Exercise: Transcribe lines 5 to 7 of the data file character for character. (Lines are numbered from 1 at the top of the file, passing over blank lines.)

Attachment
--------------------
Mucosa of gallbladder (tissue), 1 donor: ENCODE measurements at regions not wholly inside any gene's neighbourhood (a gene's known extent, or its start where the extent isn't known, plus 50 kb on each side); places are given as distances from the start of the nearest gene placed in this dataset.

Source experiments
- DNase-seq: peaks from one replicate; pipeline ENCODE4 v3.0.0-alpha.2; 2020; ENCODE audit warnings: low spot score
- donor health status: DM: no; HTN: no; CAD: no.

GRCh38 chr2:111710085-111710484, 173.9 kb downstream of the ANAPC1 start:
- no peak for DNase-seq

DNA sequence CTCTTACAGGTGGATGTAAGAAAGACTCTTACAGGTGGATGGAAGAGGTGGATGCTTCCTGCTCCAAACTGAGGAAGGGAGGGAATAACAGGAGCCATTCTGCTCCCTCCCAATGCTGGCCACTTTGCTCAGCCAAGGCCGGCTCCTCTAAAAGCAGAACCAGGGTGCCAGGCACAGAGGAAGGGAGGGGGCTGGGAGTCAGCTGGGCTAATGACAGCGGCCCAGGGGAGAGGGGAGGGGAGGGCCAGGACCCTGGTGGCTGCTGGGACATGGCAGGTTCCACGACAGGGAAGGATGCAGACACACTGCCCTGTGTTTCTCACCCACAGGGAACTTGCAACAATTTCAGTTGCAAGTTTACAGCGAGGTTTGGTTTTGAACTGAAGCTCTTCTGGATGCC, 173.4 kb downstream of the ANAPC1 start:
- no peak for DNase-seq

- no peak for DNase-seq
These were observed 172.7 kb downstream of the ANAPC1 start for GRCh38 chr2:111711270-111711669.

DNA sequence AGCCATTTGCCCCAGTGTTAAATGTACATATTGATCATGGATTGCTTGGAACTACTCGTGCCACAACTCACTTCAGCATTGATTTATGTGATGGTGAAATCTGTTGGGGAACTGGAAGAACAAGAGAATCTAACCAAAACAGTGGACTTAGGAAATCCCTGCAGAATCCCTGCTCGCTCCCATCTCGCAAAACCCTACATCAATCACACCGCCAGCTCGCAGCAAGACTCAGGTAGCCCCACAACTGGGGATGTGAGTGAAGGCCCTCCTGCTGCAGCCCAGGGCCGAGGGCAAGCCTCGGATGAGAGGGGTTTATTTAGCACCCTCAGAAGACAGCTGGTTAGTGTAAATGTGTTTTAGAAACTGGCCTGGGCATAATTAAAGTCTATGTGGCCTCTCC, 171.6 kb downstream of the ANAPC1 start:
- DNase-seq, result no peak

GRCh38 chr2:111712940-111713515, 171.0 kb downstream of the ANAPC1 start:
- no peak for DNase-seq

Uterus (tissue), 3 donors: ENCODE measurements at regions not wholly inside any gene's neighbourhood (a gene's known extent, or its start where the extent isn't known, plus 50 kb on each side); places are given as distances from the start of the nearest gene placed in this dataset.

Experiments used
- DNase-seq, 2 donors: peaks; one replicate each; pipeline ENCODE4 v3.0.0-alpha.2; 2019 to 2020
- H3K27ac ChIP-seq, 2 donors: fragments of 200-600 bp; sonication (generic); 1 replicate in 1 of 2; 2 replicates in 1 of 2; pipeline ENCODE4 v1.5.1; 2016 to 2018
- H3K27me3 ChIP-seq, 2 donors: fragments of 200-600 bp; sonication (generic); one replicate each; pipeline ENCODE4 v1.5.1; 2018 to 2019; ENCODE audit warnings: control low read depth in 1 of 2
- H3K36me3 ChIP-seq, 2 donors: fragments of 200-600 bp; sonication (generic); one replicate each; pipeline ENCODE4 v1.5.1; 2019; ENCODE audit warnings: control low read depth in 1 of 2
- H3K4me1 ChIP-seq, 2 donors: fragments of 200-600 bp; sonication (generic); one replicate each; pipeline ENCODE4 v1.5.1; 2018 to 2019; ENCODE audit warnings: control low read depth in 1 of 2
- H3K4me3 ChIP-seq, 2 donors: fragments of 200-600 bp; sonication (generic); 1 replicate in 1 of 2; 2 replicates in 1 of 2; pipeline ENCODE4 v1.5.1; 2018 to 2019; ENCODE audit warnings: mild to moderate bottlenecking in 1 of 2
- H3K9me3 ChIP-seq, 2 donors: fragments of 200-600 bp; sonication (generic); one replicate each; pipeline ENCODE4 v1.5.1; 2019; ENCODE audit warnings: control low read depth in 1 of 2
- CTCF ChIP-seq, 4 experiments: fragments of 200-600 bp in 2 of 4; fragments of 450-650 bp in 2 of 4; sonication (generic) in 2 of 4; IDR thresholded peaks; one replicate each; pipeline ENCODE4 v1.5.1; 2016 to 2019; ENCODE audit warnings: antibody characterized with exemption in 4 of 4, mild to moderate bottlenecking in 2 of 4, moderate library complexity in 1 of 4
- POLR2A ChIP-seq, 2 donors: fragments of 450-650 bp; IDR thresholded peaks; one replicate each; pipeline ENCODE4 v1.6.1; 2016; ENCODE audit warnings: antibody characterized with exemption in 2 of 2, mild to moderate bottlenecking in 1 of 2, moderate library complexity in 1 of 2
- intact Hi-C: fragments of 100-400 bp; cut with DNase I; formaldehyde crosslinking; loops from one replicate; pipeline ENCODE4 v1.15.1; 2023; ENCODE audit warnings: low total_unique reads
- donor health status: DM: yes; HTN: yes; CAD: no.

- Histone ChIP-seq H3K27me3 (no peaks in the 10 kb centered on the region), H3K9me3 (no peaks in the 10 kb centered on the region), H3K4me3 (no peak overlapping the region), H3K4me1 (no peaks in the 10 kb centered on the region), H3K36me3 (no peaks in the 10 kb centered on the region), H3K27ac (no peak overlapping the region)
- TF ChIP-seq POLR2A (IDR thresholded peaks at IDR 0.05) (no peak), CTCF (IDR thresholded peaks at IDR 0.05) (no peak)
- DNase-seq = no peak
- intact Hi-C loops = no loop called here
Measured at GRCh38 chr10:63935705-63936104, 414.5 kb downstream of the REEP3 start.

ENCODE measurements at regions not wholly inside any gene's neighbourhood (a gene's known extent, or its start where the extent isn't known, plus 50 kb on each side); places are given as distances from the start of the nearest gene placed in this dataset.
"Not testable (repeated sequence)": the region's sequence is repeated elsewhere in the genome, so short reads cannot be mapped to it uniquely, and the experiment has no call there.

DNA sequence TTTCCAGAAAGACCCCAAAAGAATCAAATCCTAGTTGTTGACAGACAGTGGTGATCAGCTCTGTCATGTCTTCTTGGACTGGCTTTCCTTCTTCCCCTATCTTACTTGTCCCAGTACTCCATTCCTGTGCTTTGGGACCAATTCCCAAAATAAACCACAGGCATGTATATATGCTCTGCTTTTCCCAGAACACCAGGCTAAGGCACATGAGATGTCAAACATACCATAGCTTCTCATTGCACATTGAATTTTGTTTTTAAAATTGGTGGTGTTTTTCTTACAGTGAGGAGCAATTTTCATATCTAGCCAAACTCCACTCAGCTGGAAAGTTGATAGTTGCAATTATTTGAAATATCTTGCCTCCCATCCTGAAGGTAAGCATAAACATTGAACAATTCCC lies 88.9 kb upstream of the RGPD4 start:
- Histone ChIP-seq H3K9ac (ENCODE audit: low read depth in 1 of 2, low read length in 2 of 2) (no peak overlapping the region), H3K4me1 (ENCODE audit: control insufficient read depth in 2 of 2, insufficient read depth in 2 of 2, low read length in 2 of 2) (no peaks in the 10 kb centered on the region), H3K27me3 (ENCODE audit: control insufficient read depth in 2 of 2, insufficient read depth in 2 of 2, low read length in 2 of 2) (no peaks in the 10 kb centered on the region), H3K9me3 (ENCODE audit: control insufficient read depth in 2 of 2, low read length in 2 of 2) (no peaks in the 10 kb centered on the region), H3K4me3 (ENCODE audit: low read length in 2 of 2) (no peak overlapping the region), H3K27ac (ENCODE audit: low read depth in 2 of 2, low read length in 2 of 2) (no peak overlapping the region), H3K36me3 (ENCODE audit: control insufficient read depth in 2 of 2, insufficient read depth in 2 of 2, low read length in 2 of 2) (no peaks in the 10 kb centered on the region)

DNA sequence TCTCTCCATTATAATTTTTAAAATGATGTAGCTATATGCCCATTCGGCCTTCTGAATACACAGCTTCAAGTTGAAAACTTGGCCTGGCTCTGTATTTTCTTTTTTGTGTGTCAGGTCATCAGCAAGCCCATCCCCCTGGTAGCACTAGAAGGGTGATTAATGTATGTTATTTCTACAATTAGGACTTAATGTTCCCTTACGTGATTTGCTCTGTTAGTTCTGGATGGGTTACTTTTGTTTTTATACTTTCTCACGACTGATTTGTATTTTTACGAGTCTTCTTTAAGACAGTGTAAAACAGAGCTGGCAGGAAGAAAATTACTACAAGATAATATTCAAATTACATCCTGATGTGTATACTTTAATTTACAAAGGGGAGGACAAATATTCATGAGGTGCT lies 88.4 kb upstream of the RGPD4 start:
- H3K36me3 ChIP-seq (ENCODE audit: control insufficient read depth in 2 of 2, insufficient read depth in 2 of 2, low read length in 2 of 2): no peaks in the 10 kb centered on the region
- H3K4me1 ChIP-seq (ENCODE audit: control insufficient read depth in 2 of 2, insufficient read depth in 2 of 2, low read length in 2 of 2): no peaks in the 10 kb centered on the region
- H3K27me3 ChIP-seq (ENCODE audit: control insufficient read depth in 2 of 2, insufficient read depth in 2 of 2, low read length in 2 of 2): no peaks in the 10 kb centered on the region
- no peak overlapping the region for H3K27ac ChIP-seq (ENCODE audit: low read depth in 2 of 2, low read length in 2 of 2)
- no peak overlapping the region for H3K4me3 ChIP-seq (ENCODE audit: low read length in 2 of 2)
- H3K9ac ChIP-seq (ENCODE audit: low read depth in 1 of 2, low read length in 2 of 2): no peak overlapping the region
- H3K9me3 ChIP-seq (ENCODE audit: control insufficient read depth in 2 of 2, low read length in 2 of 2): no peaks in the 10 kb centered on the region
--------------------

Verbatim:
GRCh38 chr2:111710085-111710484, 173.9 kb downstream of the ANAPC1 start:
- no peak for DNase-seq

DNA sequence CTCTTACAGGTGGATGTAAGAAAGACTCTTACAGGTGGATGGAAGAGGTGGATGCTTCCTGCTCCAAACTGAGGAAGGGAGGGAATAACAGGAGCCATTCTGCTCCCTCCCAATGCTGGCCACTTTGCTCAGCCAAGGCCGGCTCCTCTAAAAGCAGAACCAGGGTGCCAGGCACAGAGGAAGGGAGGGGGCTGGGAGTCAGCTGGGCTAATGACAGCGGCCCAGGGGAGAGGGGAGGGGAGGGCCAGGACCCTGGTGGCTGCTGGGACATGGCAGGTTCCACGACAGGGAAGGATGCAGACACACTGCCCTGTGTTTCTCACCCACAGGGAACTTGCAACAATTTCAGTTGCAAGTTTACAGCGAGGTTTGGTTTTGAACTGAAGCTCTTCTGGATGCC, 173.4 kb downstream of the ANAPC1 start: